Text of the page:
About the Realising Just Cities PhD programme
There are three PhD students now working on the Realising Just Cities programme in Sheffield-Manchester. Led by Professors Tim May (Sheffield Methods Institute) and Beth Perry (Urban Institute), the PhD cluster will deliver projects through coproduction partnerships in the North of England to contribute to the aims of the realising just cities programme. Inspired by the Cape Town Knowledge Transfer Programme, previously funded by Mistra Urban Futures, the UK students and their supervisors will reflect and learn about the opportunities and challenges of undertaking engaged interdisciplinary post-graduate study. The students started their studies in Autumn 2017 and are supported by the Department of Urban Studies and Planning.
Jenny Patient. Jenny’s PhD proposal has developed from work over the last 3 years to engage trade unions around climate change. Making connections through the fringe programme around COP21 in Paris led to conversations with trade unions in energy-intensive industries, such as steel, glass and cement, that underpin the cities of Leeds, Hull and Sheffield. As a PhD student within the Realising Just Cities programme she is looking forward to developing knowledge that can help trade unions play their full role towards an energy transition that brings both sustainability and justice, at a time when action on climate at a city level has never been so important. Jenny is co-supervised by Beth Perry and Stephen Connelly.
Jenny's first career direction was managing computer projects in the UK railways, before a change to adult education where she has worked in community regeneration, active citizenship and sustainability. Her degree in Maths (University of Warwick, 1984) sneaked in some Sociology, followed by a post-graduate teaching certificate in 2004 (University of Huddersfield). A Masters in Human Ecology (2005-2007, University of Strathclyde) confirmed Jenny’s interest in action research and participatory processes, whilst grounding her subsequent work on energy and climate change at Heeley City Farm and Sheffield Climate Alliance.
Ryan Bellinson In October 2017, Ryan began a PhD studentship on communication, engagement and environmental governance in Greater Manchester. Building on previous Mistra Urban Futures work on governance and policy for sustainability (link to GAPS project), a partnership agreement has been made with the Greater Manchester Low Carbon Hub to develop an action research project to effectively engage the public in developing climate change and environmental policies. This will build on the new Greater Manchester Mayor’s Green Summit planned for March 2018. More broadly, Ryan’s research will contribute to the SMLIP’s work on Participatory Cities which seeks to improve communication between government decision-makers with citizens and civil society groups within the Greater Manchester city-region. Ryan will be supervised by Beth Perry and Aidan While.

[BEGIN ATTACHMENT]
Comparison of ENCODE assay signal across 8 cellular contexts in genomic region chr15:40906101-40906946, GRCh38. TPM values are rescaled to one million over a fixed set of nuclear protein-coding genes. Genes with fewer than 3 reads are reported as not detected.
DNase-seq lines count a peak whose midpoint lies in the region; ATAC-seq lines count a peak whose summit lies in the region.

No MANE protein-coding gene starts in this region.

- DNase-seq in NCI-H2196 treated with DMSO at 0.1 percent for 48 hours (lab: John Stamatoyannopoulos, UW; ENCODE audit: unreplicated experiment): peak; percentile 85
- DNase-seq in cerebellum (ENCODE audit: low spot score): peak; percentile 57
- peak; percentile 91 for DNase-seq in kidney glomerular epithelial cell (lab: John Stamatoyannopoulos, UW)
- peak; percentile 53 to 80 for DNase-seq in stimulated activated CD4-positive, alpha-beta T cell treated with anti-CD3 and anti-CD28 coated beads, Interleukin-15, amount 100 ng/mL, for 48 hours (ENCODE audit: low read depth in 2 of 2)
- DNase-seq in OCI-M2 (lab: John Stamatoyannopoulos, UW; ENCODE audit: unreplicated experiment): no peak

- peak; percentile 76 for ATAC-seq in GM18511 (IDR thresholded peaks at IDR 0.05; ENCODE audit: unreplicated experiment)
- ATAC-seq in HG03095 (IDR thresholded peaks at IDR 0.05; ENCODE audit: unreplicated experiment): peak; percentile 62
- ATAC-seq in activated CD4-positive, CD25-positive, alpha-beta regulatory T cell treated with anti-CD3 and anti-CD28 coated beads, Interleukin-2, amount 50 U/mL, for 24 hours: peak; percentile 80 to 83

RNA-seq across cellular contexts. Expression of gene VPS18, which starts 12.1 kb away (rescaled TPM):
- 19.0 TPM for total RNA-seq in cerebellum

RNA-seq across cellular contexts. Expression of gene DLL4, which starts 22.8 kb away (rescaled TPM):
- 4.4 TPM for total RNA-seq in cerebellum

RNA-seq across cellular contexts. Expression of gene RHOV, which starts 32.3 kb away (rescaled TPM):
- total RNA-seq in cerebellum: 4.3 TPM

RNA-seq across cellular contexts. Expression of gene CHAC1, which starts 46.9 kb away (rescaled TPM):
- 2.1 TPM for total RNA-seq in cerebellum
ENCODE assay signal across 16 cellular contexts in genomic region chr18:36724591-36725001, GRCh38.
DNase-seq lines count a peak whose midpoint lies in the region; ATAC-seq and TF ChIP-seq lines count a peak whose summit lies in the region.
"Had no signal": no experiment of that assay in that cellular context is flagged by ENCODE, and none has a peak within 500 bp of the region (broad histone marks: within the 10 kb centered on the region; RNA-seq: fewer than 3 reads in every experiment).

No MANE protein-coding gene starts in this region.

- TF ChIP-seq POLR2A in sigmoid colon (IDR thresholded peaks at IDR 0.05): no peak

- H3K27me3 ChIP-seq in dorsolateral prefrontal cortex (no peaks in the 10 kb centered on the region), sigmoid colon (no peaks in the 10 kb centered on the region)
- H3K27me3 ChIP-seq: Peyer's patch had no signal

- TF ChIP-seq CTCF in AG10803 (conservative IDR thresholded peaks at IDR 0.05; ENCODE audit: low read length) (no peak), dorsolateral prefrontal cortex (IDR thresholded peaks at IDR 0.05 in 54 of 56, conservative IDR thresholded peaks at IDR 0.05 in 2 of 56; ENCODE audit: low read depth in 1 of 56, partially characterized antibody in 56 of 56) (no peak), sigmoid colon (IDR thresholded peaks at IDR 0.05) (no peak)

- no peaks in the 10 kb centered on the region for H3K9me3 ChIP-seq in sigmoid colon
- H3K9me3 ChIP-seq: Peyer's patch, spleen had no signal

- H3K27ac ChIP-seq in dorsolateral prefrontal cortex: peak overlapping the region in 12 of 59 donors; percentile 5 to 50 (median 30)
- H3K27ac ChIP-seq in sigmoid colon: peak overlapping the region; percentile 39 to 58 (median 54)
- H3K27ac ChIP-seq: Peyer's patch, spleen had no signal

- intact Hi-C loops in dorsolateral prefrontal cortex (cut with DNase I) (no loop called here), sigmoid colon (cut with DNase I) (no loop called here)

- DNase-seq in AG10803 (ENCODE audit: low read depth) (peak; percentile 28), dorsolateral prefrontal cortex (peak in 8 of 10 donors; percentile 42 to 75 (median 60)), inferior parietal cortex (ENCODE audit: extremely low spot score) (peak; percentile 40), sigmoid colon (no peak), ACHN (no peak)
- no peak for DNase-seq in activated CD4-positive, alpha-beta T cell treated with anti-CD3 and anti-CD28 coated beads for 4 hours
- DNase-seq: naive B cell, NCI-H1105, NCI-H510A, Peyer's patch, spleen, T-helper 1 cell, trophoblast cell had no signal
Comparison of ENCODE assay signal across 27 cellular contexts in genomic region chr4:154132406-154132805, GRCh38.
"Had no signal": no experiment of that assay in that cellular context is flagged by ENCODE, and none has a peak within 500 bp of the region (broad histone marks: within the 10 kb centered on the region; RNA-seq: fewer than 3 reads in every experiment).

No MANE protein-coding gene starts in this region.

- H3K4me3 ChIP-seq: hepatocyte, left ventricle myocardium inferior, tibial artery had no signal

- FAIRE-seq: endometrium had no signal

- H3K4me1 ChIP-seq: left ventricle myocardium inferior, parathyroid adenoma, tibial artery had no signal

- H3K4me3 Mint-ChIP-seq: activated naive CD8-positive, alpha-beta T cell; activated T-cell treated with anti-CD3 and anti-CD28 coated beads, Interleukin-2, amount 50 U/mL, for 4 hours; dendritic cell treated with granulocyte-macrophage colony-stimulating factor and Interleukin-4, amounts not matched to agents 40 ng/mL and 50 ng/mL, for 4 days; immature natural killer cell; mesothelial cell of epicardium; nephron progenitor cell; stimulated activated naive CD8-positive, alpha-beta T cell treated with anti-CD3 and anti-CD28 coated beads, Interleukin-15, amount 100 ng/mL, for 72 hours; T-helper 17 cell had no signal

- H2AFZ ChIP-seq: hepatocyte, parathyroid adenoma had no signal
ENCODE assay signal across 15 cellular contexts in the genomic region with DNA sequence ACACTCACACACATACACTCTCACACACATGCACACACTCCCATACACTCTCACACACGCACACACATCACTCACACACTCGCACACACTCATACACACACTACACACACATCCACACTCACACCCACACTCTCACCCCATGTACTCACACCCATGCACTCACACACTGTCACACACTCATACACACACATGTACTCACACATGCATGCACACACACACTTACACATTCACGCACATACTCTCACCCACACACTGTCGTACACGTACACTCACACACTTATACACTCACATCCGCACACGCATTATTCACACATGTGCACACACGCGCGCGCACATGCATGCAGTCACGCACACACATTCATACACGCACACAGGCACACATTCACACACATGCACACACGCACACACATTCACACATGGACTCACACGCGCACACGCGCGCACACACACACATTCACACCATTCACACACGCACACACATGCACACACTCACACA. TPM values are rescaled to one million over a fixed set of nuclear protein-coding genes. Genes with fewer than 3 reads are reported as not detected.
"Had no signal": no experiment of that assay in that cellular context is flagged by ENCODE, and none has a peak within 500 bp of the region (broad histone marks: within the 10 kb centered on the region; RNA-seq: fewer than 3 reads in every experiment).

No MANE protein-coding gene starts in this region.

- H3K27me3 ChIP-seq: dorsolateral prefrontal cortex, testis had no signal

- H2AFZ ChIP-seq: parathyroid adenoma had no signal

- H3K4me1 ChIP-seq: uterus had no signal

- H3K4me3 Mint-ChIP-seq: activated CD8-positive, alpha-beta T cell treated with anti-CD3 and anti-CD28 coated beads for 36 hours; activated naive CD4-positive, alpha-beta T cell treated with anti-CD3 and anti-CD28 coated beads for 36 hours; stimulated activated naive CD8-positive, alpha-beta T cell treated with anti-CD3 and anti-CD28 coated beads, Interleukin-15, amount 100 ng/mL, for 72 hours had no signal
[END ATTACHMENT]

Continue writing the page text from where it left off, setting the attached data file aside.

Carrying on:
Ryan earned a B.SC. in environmental studies from the University of Oregon (2015), and an M.Sc. in urban studies from the University of Amsterdam (2017). Ryan has also worked as a constituent affairs intern for United States Senator Jeff Merkley and was a land use planning and air toxins policy fellow in the State of Oregon Governor John Kitzhaber’s Natural Resource Policy Office.
Alexandra McVicar-Payling's PhD focuses on understanding the limits and possibilities of universities as agents of change in realizing just cities. It focuses upon the social organisation of knowledge production in the university in relation to its contribution to social justice. Alex is supervised by Tim May and Rowland Atkinson.
Alexandra Formerly from Medicine Hat, Alberta, Canada, Alexandra spent a number of years living in the British military community in Germany and the UK before relocating to Sheffield. Alexandra completed a BA (Hons) Politics and International Relations (1st) at the University of Sheffield and then, also a MSc Politics with Research Methods (part-time) whilst providing home-based care and education for her two young children. Whilst studying, Alexandra conducted research in the Department of Politics as well as in the public sector. Her work has included looking at the British Government’s response to the Arab Spring; collecting survey data for a project on political participation and contributing to a co-authored report examining the extent that the economic growth strategy for the Sheffield City Region was gender-aware.